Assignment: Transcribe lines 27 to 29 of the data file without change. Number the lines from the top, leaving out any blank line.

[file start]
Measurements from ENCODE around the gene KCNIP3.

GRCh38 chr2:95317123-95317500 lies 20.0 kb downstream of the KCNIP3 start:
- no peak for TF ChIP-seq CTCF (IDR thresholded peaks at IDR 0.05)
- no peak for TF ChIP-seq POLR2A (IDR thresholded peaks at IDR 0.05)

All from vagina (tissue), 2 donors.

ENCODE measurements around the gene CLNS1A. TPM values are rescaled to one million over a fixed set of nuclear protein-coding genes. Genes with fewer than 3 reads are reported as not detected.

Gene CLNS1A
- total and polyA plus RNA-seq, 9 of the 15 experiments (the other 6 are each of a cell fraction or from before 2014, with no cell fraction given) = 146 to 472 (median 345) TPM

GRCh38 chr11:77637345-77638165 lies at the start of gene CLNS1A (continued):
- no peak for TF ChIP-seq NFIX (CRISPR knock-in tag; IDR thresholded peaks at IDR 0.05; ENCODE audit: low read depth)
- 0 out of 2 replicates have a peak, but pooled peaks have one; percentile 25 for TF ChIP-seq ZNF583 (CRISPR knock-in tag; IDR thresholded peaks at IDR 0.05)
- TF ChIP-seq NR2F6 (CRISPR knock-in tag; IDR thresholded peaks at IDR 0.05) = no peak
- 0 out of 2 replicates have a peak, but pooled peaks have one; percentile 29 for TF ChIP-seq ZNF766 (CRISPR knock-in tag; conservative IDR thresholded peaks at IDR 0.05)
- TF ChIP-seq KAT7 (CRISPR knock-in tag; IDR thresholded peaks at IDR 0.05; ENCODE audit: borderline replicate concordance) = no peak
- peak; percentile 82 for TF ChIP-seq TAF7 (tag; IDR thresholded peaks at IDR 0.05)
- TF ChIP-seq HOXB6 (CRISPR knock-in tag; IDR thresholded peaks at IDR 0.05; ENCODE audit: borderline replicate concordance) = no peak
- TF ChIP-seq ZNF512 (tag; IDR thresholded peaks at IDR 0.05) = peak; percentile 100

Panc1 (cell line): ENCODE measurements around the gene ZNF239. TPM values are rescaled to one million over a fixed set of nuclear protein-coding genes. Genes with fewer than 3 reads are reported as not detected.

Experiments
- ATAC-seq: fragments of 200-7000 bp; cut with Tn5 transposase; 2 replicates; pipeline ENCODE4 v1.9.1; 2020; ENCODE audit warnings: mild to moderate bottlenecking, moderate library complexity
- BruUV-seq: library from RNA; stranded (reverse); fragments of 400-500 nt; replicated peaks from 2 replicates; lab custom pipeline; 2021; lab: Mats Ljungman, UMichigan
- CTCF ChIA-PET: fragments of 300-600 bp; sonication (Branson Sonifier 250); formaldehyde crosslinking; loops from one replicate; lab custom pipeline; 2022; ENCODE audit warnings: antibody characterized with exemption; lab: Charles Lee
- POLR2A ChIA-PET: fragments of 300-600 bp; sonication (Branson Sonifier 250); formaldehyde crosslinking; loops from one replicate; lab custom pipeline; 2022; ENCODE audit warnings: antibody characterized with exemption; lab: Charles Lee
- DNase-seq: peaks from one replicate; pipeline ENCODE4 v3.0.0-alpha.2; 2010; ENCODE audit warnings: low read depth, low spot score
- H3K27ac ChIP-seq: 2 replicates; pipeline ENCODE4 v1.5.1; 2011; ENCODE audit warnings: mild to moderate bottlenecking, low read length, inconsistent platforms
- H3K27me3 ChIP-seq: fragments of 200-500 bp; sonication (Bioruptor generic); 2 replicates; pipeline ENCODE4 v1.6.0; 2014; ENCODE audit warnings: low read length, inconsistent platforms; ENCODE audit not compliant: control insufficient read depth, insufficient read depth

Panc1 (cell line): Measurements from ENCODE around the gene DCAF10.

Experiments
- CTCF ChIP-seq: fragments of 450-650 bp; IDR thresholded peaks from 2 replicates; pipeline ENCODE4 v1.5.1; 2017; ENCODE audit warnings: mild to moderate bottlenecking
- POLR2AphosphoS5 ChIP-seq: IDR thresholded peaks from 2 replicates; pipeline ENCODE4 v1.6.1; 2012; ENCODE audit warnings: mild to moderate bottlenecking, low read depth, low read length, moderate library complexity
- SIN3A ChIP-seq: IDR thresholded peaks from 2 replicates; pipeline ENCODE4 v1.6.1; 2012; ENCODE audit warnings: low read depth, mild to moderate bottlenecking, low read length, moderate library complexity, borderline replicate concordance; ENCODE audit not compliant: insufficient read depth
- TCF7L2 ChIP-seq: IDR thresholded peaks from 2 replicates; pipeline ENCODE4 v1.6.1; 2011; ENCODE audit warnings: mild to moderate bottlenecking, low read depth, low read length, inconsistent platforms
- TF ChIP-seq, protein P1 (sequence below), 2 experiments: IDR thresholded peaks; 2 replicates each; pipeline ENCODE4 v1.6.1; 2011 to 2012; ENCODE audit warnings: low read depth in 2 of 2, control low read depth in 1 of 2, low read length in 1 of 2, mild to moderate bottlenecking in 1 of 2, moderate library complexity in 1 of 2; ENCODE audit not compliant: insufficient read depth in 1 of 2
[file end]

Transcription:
Panc1 (cell line): Measurements from ENCODE around the gene DCAF10.

Experiments
- CTCF ChIP-seq: fragments of 450-650 bp; IDR thresholded peaks from 2 replicates; pipeline ENCODE4 v1.5.1; 2017; ENCODE audit warnings: mild to moderate bottlenecking